12. The factory insulator is fitted to the new BMR lowering spring and then the spring is installed.
13. Next, the trailing and control arms are installed and secured.
14. The lower trailing arm as installed should look like this. It is virtually impossible to get this backwards. If you have, you will not be able to get to the zerk fitting.
15. Here’s what it looks like after the rear BMR coil spring and trailing arms have been loosely installed. All that’s left to do is tighten all the hardware.
16. Rear sway bar removal and replacement can be very challenging due to the Camaro’s sizable muffler, which can be removed for better access. Start the removal by disconnecting the factory, non-adjustable endlinks. The new BMR bar bolts in the factory location and uses fully adjustable endlinks.
17. The completed rear suspension should look like this. These box-tube trailing and control arms look sharp. More importantly, they make a sixth-gen Camaro handle better by eliminating suspension flex. When you put it all together with lowering springs—which improve the center of gravity—and thicker sway bars, the difference in handling is tremendous.
18. With the front end properly and safely supported with jack stands and the control arms supported with a hydraulic jack, we’re ready for strut/spring removal. The struts are disconnected from up top as shown.
19. The struts are attached to the spindles by two bolts, which once removed free up the spring/strut package.
20. Marlon uses a hydraulic press in coil spring compressor mode for factory spring removal.
21. Although the new BMR coil springs install without the need to use a spring compressor it is easier to use one. With the springs installed, the strut/coil package is reinstalled first up top before being bolted to the spindle.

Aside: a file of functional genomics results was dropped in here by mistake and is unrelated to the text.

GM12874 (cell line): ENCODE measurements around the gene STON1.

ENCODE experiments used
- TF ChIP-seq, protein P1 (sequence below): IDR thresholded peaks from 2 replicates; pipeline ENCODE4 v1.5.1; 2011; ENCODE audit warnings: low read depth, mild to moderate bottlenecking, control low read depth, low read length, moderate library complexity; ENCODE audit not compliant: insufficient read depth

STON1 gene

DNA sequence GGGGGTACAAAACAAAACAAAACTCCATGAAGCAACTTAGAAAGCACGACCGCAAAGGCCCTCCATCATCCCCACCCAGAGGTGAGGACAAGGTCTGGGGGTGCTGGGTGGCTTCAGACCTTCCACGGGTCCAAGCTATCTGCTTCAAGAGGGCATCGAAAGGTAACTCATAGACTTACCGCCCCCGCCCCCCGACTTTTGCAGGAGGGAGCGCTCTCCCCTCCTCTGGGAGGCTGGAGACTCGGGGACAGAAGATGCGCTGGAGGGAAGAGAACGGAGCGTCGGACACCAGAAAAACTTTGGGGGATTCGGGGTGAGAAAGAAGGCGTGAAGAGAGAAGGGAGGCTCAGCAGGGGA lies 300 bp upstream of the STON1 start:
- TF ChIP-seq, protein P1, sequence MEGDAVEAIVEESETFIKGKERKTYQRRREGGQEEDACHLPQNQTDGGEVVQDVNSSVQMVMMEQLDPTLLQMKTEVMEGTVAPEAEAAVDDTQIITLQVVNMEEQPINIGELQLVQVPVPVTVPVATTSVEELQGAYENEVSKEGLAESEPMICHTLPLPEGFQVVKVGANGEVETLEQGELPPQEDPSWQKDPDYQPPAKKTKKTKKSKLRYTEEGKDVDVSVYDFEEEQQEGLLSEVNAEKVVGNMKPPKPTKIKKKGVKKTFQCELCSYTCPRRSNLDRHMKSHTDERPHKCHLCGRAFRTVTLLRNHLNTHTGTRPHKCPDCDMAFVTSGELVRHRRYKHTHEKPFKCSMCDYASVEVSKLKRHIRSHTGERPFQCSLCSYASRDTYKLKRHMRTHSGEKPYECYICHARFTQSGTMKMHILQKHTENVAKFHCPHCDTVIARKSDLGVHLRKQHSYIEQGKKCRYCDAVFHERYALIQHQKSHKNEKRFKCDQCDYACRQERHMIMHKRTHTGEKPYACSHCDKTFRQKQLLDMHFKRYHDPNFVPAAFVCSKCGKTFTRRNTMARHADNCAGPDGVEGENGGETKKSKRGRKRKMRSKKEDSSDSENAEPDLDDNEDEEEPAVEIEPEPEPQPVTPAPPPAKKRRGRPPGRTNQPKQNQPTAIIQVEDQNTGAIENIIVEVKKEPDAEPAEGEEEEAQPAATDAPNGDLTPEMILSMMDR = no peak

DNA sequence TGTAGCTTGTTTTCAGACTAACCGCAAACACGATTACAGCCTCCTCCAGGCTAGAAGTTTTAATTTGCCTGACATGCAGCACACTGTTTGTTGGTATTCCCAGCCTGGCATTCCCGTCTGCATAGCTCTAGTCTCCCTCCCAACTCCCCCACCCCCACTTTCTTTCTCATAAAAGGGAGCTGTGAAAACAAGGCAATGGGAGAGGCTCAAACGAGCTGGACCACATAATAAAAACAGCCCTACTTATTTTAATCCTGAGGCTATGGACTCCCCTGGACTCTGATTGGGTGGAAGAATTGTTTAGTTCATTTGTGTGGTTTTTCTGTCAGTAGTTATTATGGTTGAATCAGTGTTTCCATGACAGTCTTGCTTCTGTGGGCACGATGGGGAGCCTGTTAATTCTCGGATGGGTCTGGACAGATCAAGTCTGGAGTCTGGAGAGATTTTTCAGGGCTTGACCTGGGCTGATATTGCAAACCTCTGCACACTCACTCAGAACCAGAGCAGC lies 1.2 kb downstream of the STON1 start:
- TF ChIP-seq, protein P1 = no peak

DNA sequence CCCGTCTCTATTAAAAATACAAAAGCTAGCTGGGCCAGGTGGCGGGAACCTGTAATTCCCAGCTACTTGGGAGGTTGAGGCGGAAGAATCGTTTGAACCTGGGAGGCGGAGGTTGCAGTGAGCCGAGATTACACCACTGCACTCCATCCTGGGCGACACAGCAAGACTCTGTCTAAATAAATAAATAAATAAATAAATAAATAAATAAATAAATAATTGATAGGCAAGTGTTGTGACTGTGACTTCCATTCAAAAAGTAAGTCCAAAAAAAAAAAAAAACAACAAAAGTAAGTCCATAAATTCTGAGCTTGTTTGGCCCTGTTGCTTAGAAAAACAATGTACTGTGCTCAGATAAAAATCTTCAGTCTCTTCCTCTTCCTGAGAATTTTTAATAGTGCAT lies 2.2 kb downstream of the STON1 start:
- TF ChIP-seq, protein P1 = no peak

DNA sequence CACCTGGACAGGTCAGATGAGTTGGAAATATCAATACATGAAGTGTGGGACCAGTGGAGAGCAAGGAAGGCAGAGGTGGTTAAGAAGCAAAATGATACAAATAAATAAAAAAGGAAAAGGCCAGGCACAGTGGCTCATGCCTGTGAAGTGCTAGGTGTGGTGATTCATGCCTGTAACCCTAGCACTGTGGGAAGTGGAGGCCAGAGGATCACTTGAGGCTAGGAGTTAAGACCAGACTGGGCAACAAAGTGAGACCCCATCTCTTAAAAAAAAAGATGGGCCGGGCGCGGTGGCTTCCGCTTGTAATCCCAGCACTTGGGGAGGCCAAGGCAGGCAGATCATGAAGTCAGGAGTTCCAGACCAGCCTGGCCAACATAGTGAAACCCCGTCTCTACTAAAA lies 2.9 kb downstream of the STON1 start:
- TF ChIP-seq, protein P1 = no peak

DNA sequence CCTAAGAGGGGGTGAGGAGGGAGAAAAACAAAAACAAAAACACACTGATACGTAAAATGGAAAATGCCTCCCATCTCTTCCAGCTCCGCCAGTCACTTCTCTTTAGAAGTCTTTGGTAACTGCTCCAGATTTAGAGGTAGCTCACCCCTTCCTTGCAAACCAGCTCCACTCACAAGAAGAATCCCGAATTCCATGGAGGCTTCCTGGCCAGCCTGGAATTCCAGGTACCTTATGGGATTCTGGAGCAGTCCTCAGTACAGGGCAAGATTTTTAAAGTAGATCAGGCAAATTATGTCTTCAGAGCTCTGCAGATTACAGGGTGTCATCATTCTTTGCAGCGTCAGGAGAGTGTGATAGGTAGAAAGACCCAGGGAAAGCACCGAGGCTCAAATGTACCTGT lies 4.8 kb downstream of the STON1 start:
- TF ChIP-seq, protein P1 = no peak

22. The front sway bar is difficult to get to because it is trapped by the aluminum subframe brace and splash shield. Begin removal by disconnecting the factory endlinks.
23. We have already removed the splash shield. This is the aluminum subframe brace that can be partially or completely removed to gain access to the sway bar. We dropped the front of the subframe brace and were able to get the sway bar out.
24. The new BMR sway bar goes in the same way the stock bar came out. The brackets and polyurethane bushings bolt in at the factory locations. Don’t forget to lubricate the bushings with the provided lube or you are guaranteed suspension noise.
25. The front sway bar endlinks are installed and tightened to 35 ft-lb. Test drive and adjust accordingly.
26. The completed BMR front suspension includes lowering springs and heavy-duty sway bar. The lower ride height, stiffer springs, and heavy-duty sway bars make all the difference in overall handling.
27. Leonard hits the road with the newly installed BMR lowering springs, sway bars, and control/trailing arms. Although the visual difference isn’t that significant, Leonard tells us the difference in handling is something he can feel with greater confidence when it’s time for canyon cutting or a challenging road course. What’s more, it makes for a safer Camaro thanks to the ability to respond quicker and with more precision to sudden changes around him on the freeway.
Photography by Jim Smart